If you’re involved with motorcycles, as I have been for many decades, you eventually begin to suffer from a weird kind of anti-immunisation effect. Symptoms include a type of blindness and selective amnesia that makes us forget just how much bloody trouble motorcycles used to be. So we head out and buy old bikes, usually British ones… the ones that were always the most trouble. And then we don’t ride them because they are so much trouble to keep running. I think it’s immoral having bikes around that you don’t ride, so in my case I then sell them.

In thrall to anti-immunisation (not to be confused with anti-vaccing) I have bought at various times a BSA Gold Star (BSA has been interpreted as meaning Bloody Stopped Again for good reason); a Silk S700 (the syphon cooling system doesn’t work in Australia’s temperatures); a square case Ducati 750SS (how many mechanical and electrical problems can one motorcycle have?); an Indian Chief (don’t ask) and…

Ah yes. My latest bout of this disease found me looking through a catalogue from a long-ago bike exhibition in Milan. There, beautifully photographed and looking as classy as half a dozen Afghan hounds in company with Jane Birkin, was a Triumph X75 Hurricane.

Beware of imitations: any number of copycat X75 Hurricane bodywork was made and sold.

So I started looking for one of the roughly 1000 Hurricanes made, and found one in Queensland. I wanted to be sure it was genuine (there are many fakes) so I called Gary McDonnell at Triumph Australia to find out how to check.

“Ah,” said Gary, “what a coincidence. I was one of the apprentices at Meriden who set up the assembly line for those. I’ll send Craig Vetter an e-mail and ask him about the number for you.”

Craig’s e-mail in reply confirmed that the number was good and that the bike was a real Hurricane but, he wanted to know, why was I asking?

“I’m thinking of buying it”, I replied.

“In that case”, came an e-mail back, “why don’t you buy mine? I’m not a collector so I sold it to a friend, and he’s had it sitting in his den for the past dozen years. He’s moving and doesn’t have the space to keep it.”

No broken cooling fins. That’s always a good sign.

Err, well, I thought, why not? Why don’t I buy Craig Vetter’s own Triumph X75 Hurricane? And why don’t I buy it before Jay Leno, the Barber motorcycle museum or even Triumph America find out that it’s available? After all, all of these people (and more) have or would like to have one of those thousand or so X75s made, and if you’re going to have an X75 wouldn’t you want Craig’s own bike?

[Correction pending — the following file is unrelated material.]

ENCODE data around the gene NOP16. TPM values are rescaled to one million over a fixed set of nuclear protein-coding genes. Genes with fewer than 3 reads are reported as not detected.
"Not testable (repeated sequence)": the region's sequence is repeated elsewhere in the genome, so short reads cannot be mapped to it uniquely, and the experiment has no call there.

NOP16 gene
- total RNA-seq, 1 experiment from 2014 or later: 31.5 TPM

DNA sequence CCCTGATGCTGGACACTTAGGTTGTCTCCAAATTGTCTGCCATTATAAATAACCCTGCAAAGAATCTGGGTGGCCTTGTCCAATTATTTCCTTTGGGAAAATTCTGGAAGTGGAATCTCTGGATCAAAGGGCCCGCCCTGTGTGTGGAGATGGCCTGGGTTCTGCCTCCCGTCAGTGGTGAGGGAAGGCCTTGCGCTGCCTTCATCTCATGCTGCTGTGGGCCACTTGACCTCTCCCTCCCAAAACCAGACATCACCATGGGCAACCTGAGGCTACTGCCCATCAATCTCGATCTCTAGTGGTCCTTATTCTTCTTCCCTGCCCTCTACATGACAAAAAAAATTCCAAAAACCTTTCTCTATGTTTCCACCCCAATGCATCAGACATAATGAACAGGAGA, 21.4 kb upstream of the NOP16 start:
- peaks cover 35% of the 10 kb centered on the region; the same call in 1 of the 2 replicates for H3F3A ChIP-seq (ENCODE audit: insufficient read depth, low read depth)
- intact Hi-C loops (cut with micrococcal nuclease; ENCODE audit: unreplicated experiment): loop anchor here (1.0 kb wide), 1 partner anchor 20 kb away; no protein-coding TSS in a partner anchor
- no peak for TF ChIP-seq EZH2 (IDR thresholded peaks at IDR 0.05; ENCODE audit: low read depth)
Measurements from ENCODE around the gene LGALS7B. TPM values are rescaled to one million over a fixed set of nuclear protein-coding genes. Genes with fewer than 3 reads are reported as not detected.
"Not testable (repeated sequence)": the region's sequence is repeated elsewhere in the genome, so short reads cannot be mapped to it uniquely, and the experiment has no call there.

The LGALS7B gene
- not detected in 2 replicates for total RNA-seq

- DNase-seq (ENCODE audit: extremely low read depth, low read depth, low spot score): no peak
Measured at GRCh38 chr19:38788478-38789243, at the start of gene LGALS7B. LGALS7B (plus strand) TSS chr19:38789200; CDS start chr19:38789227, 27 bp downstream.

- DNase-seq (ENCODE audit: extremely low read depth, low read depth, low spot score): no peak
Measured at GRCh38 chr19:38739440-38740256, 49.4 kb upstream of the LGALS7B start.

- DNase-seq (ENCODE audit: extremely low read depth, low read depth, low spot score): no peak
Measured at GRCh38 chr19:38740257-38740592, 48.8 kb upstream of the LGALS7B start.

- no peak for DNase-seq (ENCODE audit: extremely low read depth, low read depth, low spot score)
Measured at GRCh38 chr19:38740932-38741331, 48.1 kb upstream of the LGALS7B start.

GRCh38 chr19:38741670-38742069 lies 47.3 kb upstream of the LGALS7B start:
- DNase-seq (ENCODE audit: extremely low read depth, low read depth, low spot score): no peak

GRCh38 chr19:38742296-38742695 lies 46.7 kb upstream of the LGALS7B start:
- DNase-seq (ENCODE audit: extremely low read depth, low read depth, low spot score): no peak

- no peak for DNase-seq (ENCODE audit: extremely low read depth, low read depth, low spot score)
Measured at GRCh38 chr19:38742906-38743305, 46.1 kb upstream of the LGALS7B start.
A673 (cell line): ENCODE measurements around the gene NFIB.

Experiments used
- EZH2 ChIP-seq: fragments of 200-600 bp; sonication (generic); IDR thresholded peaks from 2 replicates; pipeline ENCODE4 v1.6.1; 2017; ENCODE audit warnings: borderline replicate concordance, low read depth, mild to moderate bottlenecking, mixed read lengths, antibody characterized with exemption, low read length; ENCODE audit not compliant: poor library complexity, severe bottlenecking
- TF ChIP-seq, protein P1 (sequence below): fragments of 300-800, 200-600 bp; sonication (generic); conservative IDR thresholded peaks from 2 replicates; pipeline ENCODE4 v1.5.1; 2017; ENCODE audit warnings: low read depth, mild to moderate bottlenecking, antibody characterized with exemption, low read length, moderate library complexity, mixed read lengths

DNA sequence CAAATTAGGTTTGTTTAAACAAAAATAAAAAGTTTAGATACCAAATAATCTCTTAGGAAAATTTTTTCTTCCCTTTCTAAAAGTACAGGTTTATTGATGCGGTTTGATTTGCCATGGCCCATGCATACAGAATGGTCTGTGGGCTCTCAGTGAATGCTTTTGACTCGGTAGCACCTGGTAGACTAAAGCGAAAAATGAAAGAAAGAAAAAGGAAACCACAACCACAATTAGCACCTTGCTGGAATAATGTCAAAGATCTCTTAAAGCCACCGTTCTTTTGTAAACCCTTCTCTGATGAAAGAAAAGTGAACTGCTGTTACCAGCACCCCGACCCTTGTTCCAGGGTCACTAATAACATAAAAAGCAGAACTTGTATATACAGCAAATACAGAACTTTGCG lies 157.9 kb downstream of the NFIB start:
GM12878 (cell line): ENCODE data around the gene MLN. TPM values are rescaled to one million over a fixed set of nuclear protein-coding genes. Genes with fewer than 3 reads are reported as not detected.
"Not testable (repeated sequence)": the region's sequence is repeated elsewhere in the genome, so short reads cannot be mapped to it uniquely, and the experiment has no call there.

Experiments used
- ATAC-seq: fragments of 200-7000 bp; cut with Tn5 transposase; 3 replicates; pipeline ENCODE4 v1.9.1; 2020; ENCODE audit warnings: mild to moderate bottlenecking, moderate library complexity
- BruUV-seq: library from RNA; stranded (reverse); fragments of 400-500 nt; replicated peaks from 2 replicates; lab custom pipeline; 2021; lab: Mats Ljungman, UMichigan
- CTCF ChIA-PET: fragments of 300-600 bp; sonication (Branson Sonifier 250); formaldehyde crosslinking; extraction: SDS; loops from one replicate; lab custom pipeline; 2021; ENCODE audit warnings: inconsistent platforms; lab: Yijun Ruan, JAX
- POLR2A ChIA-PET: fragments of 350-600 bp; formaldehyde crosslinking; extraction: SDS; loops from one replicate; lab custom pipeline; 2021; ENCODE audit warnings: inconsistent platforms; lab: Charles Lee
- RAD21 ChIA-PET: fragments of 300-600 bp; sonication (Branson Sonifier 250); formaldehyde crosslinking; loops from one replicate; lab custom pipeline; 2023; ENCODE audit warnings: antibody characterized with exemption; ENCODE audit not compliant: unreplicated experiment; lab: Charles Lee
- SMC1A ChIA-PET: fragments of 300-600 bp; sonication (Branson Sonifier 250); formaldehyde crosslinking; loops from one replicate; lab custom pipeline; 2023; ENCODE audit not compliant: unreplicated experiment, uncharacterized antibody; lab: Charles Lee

Yes you would. I know I did. Keep in mind that this is a bike that Craig bought with his own money. Triumph America was too mean to even give him one of the motorcycles he designed.

So I bought it, arranged to have it shipped to Australia by my friend Dave Milligan at Get Routed motorcycle shipping, and paid all the various government charges and the GST (Goods and Services Tax). The cost was adding up but the bike, though a little worn, was just as beautiful as it is in photos – this is the very bike that is in all of Craig Vetter’s posters and even on the coffee mug.

The bike was not in perfect condition, but it was all there.

One of the things I had forgotten is that it takes a determined prod on the kick starter to get the BSA triple going, so to make it easier I fitted TriSpark ignition (from Adelaide), generally regarded as the best electronic ignition for British triples. Starting was much easier, and the bike now runs very smoothly.

It’s hard to convey the pleasure you get from riding a bike like this, but I can safely say that I love it – even with the dicey front brake, which is the only real shortcoming. The X75 handles beautifully, the three unique exhausts make a lovely noise and even though hardly anyone knows what it is, everyone looks as you go past.

Then I found myself limping a little more than usual. My doctor diagnosed accelerated wear in my stuffed right knee and hip joint. Had I been doing anything lately that caused me pain, he asked. Yes. Starting the Hurricane. Well, he said, stop it or you’ll need a new hip and/or knee much earlier than we thought you would.

So I sold Craig Vetter’s own Triumph Hurricane X75 again. Despite the fact that Craig told me I could equip it with electric start quite easily – but I’d need to cut the frame. Craig, mate. I’m going to cut the frame on an original X75? Ain’t gonna happen. We collectors do have our principles. Wait – did I just write ‘collectors’? Oh dear.

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